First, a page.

"It has been a long time coming, but I must say I enjoyed every opportunity the PhD offered me in terms of research, presentation and project delivery. I undertook my PhD part-time as I have a job and family. I was aware that it would be a long journey but I managed to weave the research study and practice into my everyday work as curator, director and publisher.
"The main challenges were about delivering in time and on budget a few physical manifestations of the research, such as books, exhibitions, symposia and other cultural formats. They are not different challenges from what I usually face in my work, so I was in a position to have sufficient methods and discipline to overcome them.
"About ten years ago I published Aesthetic Journalism: How to Inform without Informing, a book which was the fruit of another multi-year body of research on the cross-over between contemporary art and media journalism. In time, I have matured the idea that images are no longer about representation, but all about the potential of “performing” subjects. In short, the PhD investigation is an invitation to consider an image not for what it shows, but for what it does, and what we do when interacting with it. It’s a crucial shift in perspective, and one that allows us to understand fully the impact of visual language and visual vocabulary, online and offline, in our everyday lives.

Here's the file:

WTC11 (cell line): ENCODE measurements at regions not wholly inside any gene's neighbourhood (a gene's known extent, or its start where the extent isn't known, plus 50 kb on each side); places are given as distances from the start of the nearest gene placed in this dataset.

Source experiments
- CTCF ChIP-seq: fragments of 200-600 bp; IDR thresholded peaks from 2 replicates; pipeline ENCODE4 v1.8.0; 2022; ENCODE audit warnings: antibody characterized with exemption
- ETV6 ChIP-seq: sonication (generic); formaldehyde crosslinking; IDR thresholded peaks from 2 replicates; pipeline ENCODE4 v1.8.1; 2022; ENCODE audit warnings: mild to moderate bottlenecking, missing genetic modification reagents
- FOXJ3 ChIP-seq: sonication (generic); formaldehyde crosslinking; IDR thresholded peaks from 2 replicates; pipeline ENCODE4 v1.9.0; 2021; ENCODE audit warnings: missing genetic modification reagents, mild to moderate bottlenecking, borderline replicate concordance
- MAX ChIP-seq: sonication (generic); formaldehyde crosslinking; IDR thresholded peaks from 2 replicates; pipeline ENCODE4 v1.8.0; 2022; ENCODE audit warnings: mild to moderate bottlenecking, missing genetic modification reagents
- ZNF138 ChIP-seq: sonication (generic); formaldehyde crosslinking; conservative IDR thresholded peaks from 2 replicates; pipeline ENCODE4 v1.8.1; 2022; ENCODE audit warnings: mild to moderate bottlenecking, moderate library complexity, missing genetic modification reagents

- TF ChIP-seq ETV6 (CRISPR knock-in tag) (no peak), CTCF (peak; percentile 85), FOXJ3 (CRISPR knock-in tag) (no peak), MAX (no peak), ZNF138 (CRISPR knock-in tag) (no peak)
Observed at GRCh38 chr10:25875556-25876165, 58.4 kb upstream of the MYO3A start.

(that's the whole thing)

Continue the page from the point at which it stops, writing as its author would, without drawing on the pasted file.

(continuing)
"Doing my PhD at USW was good. I had a very supportive and present Director of Study, Professor Mark Durden, who acted as a "critical friend”, not sparing me full rewriting of thesis and always coming up with difficult questions. But I was very glad for that because it really helped me to pin down the core of the study.
"My employer MOSTYN and its Board and Team were also essential in that this environment, allowing me to work flexibly and cross-pollinate interest and research between the visual art organisation and the Academia. For the PhD I also collaborated with other organisations such as London King’s College Digital Humanities Department and the National Art Gallery of Kosovo, not to mention the many colleagues and friends that provided input and advise along the road.
"The PhD provided a focused time and space to research and delivery a set of cultural products (two exhibitions, one online visual platform, one symposium, two books) which are reference points for me and for a whole generation of artists and curators, so the results are already there. Next, it will lead to a third book, for which I am working on right now. And it has already put in motion a series of invitations for talks and symposia to which I'm really looking forward to. In the long term, I do see my academic scholarship being the basis for a number of cultural projects to come, and organisational collaboration to take place."